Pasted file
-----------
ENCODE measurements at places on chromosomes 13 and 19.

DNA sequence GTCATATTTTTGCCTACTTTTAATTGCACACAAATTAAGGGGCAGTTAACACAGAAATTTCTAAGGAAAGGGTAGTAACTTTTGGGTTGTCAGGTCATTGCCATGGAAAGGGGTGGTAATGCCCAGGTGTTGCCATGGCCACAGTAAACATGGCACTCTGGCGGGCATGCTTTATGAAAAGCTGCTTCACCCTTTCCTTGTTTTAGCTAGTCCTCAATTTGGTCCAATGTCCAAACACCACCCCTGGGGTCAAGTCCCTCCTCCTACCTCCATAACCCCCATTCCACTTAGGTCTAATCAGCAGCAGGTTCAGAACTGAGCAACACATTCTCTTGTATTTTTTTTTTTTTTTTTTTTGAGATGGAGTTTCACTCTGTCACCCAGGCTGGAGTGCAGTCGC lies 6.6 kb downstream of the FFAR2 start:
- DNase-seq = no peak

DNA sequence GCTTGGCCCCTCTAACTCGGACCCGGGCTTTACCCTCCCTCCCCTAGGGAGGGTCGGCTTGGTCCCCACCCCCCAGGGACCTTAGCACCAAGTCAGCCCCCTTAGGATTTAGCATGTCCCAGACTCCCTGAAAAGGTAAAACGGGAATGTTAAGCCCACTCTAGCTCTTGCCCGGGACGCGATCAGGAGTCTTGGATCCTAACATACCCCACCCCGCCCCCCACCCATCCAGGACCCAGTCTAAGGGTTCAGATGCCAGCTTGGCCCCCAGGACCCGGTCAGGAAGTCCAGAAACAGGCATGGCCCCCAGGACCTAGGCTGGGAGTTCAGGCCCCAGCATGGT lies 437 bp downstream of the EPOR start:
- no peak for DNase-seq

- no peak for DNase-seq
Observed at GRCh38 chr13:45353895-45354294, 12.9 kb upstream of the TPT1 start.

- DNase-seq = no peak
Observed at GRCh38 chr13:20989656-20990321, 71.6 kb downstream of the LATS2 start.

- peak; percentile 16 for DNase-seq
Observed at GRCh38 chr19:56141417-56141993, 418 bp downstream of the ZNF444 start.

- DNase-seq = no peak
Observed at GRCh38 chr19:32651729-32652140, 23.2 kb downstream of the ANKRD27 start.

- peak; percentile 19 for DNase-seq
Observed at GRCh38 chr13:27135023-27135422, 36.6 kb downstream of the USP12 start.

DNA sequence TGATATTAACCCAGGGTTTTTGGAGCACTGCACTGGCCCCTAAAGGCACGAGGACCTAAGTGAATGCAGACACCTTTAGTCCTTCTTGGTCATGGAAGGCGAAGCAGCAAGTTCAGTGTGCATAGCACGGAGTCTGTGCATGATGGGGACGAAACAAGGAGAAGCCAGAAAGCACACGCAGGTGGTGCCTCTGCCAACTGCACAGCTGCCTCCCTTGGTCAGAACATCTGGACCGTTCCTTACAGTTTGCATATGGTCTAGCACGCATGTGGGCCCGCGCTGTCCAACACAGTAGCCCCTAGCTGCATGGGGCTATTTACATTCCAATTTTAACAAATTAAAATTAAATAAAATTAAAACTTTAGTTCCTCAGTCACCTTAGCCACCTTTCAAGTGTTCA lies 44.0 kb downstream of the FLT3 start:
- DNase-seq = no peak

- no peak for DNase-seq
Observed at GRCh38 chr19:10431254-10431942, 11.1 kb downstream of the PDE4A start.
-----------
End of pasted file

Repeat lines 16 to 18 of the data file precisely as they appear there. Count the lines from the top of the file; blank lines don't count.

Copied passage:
DNA sequence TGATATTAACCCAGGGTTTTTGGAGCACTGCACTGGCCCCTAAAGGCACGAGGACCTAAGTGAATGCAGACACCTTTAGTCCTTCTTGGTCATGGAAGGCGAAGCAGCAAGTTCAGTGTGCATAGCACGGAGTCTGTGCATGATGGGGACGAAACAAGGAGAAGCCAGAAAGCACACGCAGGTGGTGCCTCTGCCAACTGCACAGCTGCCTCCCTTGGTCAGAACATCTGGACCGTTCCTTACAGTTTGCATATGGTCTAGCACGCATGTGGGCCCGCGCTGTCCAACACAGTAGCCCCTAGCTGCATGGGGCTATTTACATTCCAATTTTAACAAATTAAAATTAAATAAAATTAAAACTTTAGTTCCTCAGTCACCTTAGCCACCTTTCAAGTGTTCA lies 44.0 kb downstream of the FLT3 start:
- DNase-seq = no peak

- no peak for DNase-seq